Pickerington Times-Sun

Pickerington may allow bow hunting with police chief's permission


A debate about bow hunting within the city of Pickerington limits ensued among various Pickerington officials at the Oct 16 meeting of City Council's Safety Committee.

While it is technically permissible to use a shotgun to hunt in the city in very limited cases, bow hunting is not allowed under any circumstances.

Mayor Lee Gray said Pickerington Police Chief Michael Taylor currently has the sole discretion to permit "someone to hunt a deer with a shotgun, but not with a bow."

Pickerington Police Cmdr. Matt Delp said the shotgun loophole is in the city code because of the damage that deer inflict on crops, particularly corn.

"There are a couple areas where deer congregate," Delp said.

"We have a few people that want to hunt to remove the deer," said Delp.

He said the question is whether a bow and arrow is an appropriate firearm for dispatching deer in the city.

If deemed appropriate, Delp said city code would then need to be changed to allow for hunting within the city limits.

City Councilman Jeff Fix said the shotgun loophole remains on the books as a vestige of Pickerington's rural past.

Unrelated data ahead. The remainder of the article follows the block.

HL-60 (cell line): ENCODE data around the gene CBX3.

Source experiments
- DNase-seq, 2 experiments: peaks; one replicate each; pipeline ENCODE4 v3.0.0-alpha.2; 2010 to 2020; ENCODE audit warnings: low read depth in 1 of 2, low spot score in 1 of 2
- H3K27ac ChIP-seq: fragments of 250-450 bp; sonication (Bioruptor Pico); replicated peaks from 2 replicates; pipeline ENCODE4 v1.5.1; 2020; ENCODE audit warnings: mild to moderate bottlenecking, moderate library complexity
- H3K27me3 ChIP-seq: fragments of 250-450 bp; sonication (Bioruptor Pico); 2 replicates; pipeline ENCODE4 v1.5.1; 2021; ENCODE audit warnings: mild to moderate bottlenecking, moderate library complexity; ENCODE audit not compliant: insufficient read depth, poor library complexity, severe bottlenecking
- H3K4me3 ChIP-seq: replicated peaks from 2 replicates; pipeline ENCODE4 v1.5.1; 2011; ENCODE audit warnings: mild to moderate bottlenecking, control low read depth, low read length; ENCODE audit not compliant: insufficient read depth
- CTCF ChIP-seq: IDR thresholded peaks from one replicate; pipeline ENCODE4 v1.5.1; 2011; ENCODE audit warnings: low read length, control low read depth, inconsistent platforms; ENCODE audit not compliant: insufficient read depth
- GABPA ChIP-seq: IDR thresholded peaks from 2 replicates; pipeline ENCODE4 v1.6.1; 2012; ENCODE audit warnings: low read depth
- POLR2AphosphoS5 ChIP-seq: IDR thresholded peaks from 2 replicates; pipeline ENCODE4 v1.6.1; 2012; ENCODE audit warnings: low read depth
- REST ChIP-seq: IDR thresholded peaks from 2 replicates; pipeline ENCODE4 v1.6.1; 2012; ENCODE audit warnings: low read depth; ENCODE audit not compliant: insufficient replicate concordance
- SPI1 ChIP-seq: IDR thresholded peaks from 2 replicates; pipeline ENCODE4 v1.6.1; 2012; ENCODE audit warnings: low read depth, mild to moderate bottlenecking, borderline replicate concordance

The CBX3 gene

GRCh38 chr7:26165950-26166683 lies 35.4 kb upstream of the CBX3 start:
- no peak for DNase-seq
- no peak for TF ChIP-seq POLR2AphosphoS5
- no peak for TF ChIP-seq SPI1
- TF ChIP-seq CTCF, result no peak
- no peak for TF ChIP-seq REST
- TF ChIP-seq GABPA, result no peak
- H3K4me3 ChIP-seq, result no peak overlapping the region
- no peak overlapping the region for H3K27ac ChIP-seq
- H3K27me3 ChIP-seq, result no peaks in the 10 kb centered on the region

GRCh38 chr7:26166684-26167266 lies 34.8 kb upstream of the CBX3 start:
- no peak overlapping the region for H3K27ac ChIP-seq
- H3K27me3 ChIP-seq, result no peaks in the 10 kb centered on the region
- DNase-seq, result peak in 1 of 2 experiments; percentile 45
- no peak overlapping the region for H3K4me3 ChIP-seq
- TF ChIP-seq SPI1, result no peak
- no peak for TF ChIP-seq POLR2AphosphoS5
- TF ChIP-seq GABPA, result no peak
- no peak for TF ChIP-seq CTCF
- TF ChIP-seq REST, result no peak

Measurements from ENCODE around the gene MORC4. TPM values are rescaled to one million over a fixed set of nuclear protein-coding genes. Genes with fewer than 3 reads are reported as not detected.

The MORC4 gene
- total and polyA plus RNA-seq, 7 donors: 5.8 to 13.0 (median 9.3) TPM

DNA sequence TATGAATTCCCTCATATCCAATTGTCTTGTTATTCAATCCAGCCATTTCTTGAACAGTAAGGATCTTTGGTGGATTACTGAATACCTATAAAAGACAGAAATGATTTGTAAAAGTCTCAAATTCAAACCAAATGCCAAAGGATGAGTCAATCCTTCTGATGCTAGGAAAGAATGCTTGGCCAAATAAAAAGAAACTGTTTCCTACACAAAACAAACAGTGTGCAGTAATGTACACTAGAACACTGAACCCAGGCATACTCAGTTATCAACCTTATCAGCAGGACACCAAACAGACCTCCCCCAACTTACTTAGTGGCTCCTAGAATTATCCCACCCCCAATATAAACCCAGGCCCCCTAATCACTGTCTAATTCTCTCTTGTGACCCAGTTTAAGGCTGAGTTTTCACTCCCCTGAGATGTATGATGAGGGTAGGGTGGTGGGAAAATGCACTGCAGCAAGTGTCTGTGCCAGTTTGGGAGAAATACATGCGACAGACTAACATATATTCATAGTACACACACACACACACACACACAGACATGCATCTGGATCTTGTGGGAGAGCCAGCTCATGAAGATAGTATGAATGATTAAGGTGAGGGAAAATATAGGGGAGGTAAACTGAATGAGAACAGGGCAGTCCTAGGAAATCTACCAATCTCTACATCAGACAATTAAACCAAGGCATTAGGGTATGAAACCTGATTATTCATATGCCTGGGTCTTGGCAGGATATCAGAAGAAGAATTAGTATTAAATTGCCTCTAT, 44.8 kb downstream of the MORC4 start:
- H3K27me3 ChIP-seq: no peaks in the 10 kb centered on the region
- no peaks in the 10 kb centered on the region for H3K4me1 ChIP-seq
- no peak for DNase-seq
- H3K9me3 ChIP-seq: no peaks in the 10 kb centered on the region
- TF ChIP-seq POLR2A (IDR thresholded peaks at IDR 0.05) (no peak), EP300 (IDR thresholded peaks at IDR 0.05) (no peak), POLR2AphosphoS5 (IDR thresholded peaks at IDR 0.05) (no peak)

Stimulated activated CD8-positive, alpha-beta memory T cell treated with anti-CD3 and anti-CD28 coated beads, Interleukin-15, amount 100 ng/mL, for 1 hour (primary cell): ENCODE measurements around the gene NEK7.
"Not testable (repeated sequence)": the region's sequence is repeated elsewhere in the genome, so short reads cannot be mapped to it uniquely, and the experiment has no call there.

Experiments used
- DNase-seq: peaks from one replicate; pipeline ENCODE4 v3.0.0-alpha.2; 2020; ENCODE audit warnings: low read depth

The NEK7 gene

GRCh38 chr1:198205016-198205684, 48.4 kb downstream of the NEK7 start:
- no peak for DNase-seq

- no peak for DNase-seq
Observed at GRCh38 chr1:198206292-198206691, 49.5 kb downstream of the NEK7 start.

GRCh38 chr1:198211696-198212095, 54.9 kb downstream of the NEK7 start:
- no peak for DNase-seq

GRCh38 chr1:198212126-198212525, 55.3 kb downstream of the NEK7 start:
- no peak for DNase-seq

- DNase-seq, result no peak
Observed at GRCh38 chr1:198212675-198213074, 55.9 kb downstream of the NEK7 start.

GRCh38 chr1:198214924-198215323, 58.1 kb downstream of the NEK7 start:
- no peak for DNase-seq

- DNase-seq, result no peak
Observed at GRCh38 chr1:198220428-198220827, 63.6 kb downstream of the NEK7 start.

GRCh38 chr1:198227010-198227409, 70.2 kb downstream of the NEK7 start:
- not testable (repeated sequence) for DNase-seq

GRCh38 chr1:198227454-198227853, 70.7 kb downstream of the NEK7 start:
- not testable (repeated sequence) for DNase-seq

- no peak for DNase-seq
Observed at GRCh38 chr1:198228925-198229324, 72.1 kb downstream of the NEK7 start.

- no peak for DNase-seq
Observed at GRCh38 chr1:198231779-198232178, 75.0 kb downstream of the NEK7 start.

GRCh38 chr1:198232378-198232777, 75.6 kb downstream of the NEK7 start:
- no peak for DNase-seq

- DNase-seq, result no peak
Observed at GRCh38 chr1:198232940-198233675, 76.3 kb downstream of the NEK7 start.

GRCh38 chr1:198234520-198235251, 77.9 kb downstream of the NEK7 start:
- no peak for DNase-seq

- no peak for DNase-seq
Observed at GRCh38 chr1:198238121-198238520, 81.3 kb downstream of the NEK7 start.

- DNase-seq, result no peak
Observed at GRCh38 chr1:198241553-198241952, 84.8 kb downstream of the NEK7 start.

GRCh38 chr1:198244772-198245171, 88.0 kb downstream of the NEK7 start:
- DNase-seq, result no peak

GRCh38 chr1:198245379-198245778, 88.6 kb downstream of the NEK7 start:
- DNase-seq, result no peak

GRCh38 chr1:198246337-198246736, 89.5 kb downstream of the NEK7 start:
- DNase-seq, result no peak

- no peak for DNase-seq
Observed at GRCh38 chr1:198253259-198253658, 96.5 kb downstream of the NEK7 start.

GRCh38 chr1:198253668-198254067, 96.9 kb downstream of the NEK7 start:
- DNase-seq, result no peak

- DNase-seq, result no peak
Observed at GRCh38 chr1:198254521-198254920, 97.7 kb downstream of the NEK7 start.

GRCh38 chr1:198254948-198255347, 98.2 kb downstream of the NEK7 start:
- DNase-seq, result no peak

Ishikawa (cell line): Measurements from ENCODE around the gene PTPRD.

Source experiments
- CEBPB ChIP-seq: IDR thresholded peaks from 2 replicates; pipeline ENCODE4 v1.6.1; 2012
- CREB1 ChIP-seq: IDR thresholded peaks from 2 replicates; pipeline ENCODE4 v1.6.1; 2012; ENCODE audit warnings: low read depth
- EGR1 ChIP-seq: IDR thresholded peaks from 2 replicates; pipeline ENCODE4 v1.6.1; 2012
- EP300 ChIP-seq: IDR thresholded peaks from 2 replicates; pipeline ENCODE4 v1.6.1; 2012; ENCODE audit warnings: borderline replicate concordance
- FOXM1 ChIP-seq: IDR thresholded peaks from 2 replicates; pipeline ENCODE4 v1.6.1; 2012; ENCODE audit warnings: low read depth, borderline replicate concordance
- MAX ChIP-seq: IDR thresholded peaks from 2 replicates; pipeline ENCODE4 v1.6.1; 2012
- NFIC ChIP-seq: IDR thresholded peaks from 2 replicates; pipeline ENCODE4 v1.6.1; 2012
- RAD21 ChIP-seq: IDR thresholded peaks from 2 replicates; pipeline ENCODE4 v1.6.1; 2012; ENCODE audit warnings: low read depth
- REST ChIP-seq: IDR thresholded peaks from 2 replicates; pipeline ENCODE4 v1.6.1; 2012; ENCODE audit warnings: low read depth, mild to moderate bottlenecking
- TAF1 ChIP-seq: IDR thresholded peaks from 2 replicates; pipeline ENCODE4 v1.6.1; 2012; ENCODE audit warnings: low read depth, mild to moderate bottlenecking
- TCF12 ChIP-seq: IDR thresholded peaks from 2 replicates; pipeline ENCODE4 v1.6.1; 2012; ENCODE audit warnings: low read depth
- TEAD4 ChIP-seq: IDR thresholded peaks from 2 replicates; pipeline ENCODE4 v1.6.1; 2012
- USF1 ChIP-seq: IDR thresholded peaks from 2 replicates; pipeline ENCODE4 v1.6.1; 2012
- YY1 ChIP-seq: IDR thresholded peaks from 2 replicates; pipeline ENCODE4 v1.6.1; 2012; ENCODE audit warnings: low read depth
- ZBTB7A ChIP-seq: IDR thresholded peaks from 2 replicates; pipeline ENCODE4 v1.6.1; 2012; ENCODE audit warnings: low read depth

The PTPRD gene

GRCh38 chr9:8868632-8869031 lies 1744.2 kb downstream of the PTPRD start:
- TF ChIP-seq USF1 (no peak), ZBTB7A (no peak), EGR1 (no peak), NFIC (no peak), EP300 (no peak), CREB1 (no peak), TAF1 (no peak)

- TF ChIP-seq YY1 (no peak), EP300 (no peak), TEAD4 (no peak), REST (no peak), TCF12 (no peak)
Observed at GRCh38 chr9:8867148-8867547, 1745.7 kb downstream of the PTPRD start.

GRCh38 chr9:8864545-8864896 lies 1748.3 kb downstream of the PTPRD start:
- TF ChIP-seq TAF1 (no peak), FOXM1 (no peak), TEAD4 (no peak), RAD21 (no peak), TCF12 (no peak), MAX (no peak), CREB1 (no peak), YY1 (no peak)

"I can imagine 20 years ago this made sense," Fix said.

"We were a much smaller town and not as dense," said Fix.

"I can't imagine there's a whole lot of land in the city limits where you can safely go hunting."

Gray said Taylor wouldn't approve of any hunting in the city if he didn't deem it safe.

He said bow hunting would appear just as safe as a shotgun.

Fix agreed, stating if the city remains intent on allowing shotguns, then "adding a bow and arrow in these exempted activities makes sense."

City Manager Bill Vance said he had no problem with expanding the loophole to include bow hunting "as long as (Chief Taylor) has to permit these activities."

Councilwoman Cristie Hammond expressed reservations with allowing certain types of bow hunting in the city.

"What kind of bows are we talking about?" she asked.

"A regular bow with an 80-pound pull can put an arrow through a bale of hay, but a crossbow can go through three or four bales of hay," Hammond said.

"I don't want anyone shooting (that) where there are people."

Vance said "those arguments would have to be made to Chief (Taylor)" to convince him a particular permit is safe.

City Councilman Tony Barletta said houses are not constructed to withstand projectiles such as arrows from crossbows.

"There's a big difference between firing off a shotgun and firing off an arrow as far as what it will go through," he said.

Delp acknowledged crossbows are considerably more dangerous than compound bows.

Vance said whatever legislation is drawn up allowing for bow hunting in the city, it should be specific.

"It's not going to say 'a bow of your choice,' " he said.

City Clerk Lynda Yartin said she would bring draft legislation allowing for the change to the next Safety Committee meeting in November.